The Natural Gas market had already been subject to high volatility caused by the COVID pandemic, but following the Russian invasion of Ukraine it has seen further significant price changes – both up and down.
The trading of EU natural gas derivatives highlights some of the risks surrounding the markets:
- Many of the participants are not financial institutions. They may be utilities or specialist commodity trading firms. These tend to have lower liquidity and therefore can have issues when trying to meet margin calls – some of which have been significant during recent market volatility.
- The market tends to be more concentrated than other markets, with less participants and a reliance on a few key liquidity providers. This can make it difficult to unwind large positions, putting further pressure on prices.
- Natural Gas prices impact the cost of most production processes, leading to further impact on the economy. This has seen high levels of inflation that has resulted in central banks raising interest rates in an effort to bring it back under control. And this in turn has had a significant impact on the cost of funding any margin requirements.
Increased costs of trading on ETD markets, particularly rises in Initial Margin requirements and the need to pay cash Variation Margin, have led to many firms moving their risk to OTC. Recent analysis shows that OTC as a share of the market may have doubled from around 15% to 30%.
But what exactly is the impact on margin, both for individual firms that move from ETD to OTC, but also on the way that any change in the structure of the market may change the margin calculations of the CCPs.
Many firms moved Natural Gas positions from ETD to OTC because of the level of the margin requirements. On ICE the margin rates were already high after the end of COVID restrictions, but following the invasion of Ukraine they nearly doubled.
On EEX the margin rate is defined as a percentage of value, so as soon as prices began to rise so too did the margin requirements. In addition the percentage applied was increased to take into account the heightened volatility, further adding to the pressure on liquidity.
The change in OTC Initial Margin requirements was much less marked, mainly because ISDA only review their parameterisation of the SIMM methodology on a yearly basis (or they did until this year when they decided to introduce a mid-year update).
What this means is that, at the time of the highest volatility, it was advantageous from an Initial Margin perspective to move risk to OTC – especially if taking advantage of the €50M regulatory threshold. But that is not necessarily the case now. ETD margins have reduced significantly whilst OTC margins increased at the end of 2022 following a SIMM upgrade.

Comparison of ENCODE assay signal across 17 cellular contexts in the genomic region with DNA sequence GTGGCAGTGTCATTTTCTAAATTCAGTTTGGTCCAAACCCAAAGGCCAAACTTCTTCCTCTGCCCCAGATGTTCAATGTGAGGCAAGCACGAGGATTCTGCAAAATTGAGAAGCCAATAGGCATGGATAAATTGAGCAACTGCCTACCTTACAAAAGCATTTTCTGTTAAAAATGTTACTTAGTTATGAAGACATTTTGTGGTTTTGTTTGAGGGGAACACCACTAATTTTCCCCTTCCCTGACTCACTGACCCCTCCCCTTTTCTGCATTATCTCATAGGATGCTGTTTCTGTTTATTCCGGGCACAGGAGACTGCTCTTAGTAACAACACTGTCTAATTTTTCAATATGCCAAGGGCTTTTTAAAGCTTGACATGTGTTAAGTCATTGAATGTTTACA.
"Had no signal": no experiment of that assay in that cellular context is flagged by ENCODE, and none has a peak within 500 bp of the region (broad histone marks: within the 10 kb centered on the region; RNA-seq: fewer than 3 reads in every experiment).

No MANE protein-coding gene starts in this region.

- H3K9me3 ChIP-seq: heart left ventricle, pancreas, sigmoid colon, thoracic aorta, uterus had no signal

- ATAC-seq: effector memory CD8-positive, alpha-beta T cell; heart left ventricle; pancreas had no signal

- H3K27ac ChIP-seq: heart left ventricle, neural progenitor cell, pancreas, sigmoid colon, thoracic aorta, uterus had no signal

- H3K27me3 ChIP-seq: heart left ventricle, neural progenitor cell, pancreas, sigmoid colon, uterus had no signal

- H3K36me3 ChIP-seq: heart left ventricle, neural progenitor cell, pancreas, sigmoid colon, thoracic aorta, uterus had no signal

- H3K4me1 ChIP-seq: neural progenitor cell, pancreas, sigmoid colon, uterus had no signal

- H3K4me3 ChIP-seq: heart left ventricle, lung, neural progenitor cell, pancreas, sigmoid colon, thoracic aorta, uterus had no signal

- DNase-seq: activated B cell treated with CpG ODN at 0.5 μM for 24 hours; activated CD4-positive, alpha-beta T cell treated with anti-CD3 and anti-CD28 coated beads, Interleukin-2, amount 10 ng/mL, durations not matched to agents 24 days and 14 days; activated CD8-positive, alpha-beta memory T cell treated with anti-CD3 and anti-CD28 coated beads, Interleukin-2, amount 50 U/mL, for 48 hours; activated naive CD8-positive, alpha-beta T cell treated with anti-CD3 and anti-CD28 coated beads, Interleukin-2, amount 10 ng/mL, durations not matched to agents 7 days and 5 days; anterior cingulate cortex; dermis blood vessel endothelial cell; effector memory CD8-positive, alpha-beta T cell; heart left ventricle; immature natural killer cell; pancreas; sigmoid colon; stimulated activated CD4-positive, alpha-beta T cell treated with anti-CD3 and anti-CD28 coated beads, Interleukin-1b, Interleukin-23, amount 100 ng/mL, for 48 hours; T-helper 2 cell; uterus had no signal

For ETD contracts, profits and losses are paid on a daily basis in the form of Variation Margin. As prices rose at the start of the Ukraine crisis this need for daily cash flows caused major liquidity issues for firms holding short positions. Some were forced to close these positions out and if possible reopen similar positions OTC in order to keep hedges in place.
On OTC markets, profits and losses will be paid at the end of the contract, resulting in better alignment between cash flows on derivative and physical positions. This was a real advantage as many of the firms impacted by the liquidity issues actually had overall profit making portfolios.
Now however, some firms that moved to OTC are wondering whether they might be better returning to ETD trading. As prices fell back down again from the early highs, they would have been receiving daily profits on short positions, but if they had traded the same risk OTC profits would not be paid out until the end of the contract.
Reduced ETD Liquidity
In a default, CCPs need to close out the positions of the defaulting member. If liquidity moves away from exchanges towards OTC then obviously this becomes harder for the CCPs to achieve. And the costs will increase too with potentially larger bid/ask spreads.
Margin is used to cover losses in the event of a default. Variation Margin makes sure that profits and losses are up to date, Initial Margin is to cover potential future losses from the time of default to the time of close out. But the additional costs based on any difficulty in finding counterparties caused by the available liquidity also need to be covered.
All CCPs require additional collateral to cover concentration and liquidity risk, and any reduction in the size of the available open interest is likely to see these charges increased. At present this additional margin tends to be calculated on an ad-hoc basis, but as CCPs move away from SPAN towards new VaR based methodologies this component will become a core part of the margin requirement.
The volatility in the Natural Gas market caused by the Russian invasion of Ukraine made many firms consider whether they were better trading ETD or OTC. By moving away from cleared derivatives they were exchanging Liquidity Risk for Counterparty Risk.
However, depending on market conditions, the margin requirements and directions of any cash flows will vary, and such a move may no longer be the best option. This is made even more complex by the number of variables that need to be taken into account:
- Initial Margin requirements based on the different algorithms and parameters.
- Cash flows, comparing Variation Margin with realised profits and losses.
- Collateral and funding costs.
- Available liquidity and potential Additional Margin
From a cost and risk perspective, firms need to continually consider the best way to trade the required risk. In order to do this it is important to have tools available that can look both pre-trade at the optimal venue to place a trade and post-trade to rebalance the position to keep costs at a minimum.